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Put money where mouth is on roadside growth

Dear Sir,

On Page 9 of the August 13 edition of The Royal Gazette, there was an article in which the Ministry of Public Works reminded owners of roadside properties that they are responsible for trimming back overhanging — over public roads — trees and hedges.

This is a policy that I support, given the fiscal constraints on all government departments and agencies.

It follows as a natural conclusion that the Government is therefore responsible for all roadside clearing of government-owned lands.

The last time I checked, the Bermuda Land Development Company was a government agency, more accurately termed a quango. The property owned by the BLDC borders most of St David's Road on one or both sides from the former No 1 Gate, almost out to the St David's Lighthouse.

The overgrowth on St David's Road is hard to miss and causes vehicles travelling in both directions to drive in the middle of the road to avoid having their vehicles scratched or worse.

One of the worst and most dangerous spots is the lower western end of Mission House Hill. First, there is an oleander hedge on the south side of the road, just east of the former No 2 Gate, which has never been trimmed since it was planted some years ago.

To miss the hedge, vehicles travelling west must follow the median yellow line, not a safe thing to do, especially when approaching the busy Southside junction.

Then drivers headed east come to the lower end of Mission House Hill and the very dangerous curve, which, at the best of times, blocks the view of drivers in both directions.

At present, with a total failure on the part of the BLDC to trim the roadside growth, that curve has become a very dangerous blind corner. Larger vehicles always drive down the middle of the road to navigate the curve; even smaller vehicles head for the middle of the road in an attempt to see what is coming around the corner in both directions.

Since it is at the lower end of a rather long and steep hill, many vehicles tend to speed down that hill. It is a fatal accident waiting to happen. The trees need to be cut back at least ten feet from the road on both sides, so that drivers can see what is ahead no matter what direction they are travelling. It will necessitate the removal of some full-size trees and overgrown hedges, but surely safety is the primary motivator.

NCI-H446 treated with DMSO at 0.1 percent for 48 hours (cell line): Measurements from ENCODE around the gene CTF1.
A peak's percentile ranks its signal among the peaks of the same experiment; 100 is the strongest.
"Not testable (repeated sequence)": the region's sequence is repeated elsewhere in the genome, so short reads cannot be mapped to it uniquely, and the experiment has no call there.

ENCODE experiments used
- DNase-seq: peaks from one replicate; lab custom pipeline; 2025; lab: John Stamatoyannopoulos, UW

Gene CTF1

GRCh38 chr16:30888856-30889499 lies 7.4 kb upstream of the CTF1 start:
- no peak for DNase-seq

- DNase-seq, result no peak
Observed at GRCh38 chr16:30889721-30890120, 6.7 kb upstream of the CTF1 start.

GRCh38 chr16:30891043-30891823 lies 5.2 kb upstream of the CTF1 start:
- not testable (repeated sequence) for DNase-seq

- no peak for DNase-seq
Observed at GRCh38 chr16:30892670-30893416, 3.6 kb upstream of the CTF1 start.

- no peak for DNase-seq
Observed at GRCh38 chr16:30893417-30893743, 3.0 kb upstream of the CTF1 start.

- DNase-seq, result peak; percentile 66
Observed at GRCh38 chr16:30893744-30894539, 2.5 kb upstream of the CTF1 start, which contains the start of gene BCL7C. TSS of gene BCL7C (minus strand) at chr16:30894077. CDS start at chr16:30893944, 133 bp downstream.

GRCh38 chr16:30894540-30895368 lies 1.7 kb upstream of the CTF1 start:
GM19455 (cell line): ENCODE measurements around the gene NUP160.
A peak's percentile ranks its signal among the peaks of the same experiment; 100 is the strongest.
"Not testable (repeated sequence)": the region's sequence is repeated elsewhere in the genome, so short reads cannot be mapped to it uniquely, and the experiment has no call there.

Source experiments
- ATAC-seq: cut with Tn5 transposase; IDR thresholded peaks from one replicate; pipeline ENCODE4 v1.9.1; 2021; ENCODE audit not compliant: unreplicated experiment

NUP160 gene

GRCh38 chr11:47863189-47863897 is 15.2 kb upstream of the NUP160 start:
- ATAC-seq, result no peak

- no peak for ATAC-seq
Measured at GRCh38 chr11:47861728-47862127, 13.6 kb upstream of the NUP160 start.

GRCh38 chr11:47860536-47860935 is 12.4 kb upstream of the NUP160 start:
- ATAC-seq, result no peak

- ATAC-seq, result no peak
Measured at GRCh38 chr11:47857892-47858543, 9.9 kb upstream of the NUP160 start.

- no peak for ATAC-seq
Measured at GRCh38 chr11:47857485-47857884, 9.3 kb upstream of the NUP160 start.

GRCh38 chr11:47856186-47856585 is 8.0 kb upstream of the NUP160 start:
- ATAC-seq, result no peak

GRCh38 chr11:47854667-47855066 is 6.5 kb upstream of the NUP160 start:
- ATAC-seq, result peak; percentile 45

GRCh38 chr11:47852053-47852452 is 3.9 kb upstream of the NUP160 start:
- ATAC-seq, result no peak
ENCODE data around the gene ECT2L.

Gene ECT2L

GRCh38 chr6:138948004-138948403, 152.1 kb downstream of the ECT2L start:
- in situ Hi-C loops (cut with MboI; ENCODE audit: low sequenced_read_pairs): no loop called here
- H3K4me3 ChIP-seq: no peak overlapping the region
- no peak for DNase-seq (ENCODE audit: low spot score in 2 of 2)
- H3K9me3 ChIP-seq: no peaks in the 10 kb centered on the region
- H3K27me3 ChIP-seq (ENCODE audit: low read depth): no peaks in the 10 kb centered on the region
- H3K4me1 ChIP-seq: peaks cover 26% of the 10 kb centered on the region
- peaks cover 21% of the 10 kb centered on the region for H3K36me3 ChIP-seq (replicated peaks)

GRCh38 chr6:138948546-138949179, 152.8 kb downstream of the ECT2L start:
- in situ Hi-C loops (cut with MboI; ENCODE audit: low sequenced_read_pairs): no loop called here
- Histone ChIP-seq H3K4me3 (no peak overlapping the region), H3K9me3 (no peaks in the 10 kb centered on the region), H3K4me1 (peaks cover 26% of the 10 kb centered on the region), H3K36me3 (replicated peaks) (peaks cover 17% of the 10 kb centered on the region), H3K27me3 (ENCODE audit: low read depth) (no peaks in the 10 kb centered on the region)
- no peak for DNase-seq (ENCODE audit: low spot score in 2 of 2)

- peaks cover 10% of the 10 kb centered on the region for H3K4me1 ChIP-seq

It would also make it safer if strong, collision-proof fencing were to be erected along the northern perimeter of that dangerous bend ... the flimsy wire fencing was replaced this year — having been pulled down by a car accident several years ago — and, within a month of replacement, is once again damaged owing to a vehicle collision.

In fact, an even better solution would be to straighten the bend at the lower end of Mission House Hill. This would not require encroachment on any private land, as it is owned by the BLDC on both sides of the road, and there are no buildings in the way.

Travelling farther eastward, some of the roadside overgrowth has been cleared, especially where private property abuts the road; but much of it has not been cleared, and that is where the property is owned by the BLDC.

St David's Road is a narrow and twisty road for its entire length, and it is therefore incumbent upon the BLDC, especially given its government status, to get out there and trim the roadside overgrowth on a regular basis. If the BLDC claims budgetary constraints for its lack of landscaping, then perhaps the Government should consider handing over this property to an entity that can afford to maintain it — and, for that matter, that will further develop the property so that it becomes self-sustaining.

In summary, if private citizens are being asked to maintain the roadside growth where their property abuts public roads, then it is even more incumbent upon the Government, and all government entities such as the BLDC, to put its money where its mouth is and act upon its own advice.

Unfortunately, when the Government does not follow its own advice, the general public are totally unlikely to do so.


Lead by example: if private citizens are being asked to maintain the roadside growth then government entities such as the BLDC must act upon its own advice

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Published August 16, 2016 at 9:00 am (Updated August 16, 2016 at 12:56 am)

Put money where mouth is on roadside growth

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